If someone told you there's a way for you to potentially save hundreds -- if not thousands -- of dollars on your income taxes by simply spending a few minutes reviewing your benefits and tax paperwork, would you think it sounds like a late-night TV marketing scam? It's not.
Because half of all donations typically are made between Thanksgiving and New Year's, this is a good time to highlight precautions you can take to ensure your gift has the biggest possible impact, both on the people you want to help and on your own bottom line.
Instead of calling Biden a hypocrite, O'Reilly should have talked up a change with real teeth -- limiting charitable contribution deductions for the super affluent as well as all deductions and tax loopholes altogether.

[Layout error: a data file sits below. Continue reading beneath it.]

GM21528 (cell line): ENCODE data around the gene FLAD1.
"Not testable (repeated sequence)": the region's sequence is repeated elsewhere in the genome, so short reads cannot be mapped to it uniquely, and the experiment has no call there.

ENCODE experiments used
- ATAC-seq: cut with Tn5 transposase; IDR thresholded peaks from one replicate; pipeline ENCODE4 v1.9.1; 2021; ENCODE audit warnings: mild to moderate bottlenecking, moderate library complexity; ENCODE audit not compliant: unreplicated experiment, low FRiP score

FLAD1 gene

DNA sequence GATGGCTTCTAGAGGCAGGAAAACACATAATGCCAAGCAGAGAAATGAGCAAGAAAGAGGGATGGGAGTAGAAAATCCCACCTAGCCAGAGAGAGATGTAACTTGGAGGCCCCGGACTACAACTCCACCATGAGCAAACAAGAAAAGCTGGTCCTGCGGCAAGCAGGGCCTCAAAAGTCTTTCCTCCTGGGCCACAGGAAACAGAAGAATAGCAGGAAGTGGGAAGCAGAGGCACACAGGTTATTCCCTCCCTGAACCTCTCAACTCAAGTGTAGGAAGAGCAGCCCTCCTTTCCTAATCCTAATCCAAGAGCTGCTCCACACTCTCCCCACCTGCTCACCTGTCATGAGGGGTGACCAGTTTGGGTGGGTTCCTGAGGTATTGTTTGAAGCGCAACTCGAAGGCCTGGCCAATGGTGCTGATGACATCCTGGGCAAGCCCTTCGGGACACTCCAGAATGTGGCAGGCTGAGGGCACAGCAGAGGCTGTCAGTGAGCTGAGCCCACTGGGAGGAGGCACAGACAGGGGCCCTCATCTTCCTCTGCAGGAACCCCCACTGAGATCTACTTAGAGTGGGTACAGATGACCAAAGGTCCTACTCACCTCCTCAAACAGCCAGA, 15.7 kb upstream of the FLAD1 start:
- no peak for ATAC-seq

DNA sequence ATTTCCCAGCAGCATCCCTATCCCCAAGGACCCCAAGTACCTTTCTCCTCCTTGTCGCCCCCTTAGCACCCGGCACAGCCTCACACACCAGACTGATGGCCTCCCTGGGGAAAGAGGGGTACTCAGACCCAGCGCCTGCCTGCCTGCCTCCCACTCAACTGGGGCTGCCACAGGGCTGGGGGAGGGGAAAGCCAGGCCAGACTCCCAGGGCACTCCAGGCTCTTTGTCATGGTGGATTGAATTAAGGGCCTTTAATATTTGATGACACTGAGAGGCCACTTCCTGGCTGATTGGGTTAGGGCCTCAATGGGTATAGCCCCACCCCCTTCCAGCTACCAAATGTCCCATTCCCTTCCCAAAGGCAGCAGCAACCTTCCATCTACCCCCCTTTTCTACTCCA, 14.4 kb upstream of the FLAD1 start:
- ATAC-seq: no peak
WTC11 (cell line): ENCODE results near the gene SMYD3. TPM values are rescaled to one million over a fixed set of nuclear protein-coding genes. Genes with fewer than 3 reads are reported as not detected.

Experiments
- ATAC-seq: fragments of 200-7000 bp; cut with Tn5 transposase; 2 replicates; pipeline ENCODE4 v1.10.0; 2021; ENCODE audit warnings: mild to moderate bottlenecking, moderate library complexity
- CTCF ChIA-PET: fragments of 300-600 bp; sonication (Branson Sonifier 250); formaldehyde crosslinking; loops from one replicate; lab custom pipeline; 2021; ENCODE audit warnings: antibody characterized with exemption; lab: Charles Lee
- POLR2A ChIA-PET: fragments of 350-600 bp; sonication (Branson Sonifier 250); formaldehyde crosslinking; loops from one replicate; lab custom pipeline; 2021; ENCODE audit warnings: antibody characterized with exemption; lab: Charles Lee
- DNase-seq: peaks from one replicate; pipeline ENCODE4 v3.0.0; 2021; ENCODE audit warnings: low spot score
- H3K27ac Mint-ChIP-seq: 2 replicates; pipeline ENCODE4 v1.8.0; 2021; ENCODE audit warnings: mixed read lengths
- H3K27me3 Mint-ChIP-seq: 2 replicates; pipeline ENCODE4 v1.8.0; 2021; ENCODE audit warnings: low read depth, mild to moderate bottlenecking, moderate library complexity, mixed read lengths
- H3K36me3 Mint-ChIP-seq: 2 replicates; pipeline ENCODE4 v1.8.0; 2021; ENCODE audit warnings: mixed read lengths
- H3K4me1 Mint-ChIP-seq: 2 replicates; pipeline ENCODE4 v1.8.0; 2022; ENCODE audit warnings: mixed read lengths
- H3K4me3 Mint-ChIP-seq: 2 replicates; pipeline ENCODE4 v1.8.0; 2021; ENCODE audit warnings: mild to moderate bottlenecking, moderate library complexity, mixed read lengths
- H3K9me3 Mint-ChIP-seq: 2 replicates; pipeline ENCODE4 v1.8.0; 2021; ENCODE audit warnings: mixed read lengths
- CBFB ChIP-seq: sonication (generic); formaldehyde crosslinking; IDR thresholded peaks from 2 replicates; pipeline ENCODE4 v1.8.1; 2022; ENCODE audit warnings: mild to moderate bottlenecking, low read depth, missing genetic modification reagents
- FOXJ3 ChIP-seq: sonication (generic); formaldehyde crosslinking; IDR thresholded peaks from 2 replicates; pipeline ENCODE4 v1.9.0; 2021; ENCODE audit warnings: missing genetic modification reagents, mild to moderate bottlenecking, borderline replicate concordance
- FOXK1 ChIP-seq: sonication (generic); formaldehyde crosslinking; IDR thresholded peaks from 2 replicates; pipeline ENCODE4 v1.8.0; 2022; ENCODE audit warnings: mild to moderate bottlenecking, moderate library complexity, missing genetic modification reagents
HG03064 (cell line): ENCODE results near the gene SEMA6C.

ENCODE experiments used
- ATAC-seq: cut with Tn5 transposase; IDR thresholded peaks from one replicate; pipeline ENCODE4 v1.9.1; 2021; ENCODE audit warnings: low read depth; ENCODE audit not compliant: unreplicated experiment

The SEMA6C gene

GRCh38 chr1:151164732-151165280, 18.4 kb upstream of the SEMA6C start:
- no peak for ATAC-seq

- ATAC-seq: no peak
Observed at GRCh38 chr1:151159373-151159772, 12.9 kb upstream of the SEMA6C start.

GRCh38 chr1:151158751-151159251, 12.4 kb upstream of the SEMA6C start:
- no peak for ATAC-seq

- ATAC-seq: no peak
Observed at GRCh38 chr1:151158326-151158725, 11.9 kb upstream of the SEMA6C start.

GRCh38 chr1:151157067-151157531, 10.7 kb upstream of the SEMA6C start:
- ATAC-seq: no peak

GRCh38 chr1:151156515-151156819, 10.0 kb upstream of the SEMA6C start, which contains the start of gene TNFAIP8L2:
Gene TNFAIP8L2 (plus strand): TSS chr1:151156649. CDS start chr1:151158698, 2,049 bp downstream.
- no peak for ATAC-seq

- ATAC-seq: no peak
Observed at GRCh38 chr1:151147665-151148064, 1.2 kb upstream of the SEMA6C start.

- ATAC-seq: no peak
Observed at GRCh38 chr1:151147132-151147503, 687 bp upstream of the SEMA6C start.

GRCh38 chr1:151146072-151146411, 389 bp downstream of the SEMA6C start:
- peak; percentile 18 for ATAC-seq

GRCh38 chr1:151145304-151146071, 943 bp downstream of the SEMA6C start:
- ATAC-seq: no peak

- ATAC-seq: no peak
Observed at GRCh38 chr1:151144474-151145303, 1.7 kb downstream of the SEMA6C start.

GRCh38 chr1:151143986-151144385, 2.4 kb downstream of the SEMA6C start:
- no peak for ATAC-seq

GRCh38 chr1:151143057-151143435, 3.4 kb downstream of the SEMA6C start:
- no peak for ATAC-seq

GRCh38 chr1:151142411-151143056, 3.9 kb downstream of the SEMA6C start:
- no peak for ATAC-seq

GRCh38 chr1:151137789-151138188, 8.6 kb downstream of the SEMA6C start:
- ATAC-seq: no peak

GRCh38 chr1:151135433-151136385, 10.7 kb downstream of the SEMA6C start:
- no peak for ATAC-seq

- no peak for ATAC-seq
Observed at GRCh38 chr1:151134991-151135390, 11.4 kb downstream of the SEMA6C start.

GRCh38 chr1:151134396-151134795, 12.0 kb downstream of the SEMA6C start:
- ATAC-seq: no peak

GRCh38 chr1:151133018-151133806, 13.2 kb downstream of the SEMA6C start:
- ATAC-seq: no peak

If you carry balances on multiple cards, always make at least the minimum payments to avoid penalties. Paying down the highest-rate card first will save the most money overall, but some people find that paying off smaller-balanced accounts first is a better motivator.
I hereby nominate Karlgaard and "cold loathing" friends as the charter members of Christians Against Morality, Equity, Liberty, and Same-sex marriage (CAMELS). All meetings will be held at "Eye of the Needle" bar, however, so entry is likely to prove impossible for the charter members.
Because calculating required minimum distributions can be fairly complicated, especially the first time out, you may want to give yourself the gift of a session with a financial planner for your 70th birthday -- or sooner, if possible.
Each year, roughly one-third of American households itemize deductions on their federal income taxes. If you're among that group, there are several important actions you need to take by year's end in order to take full advantage of available deductions.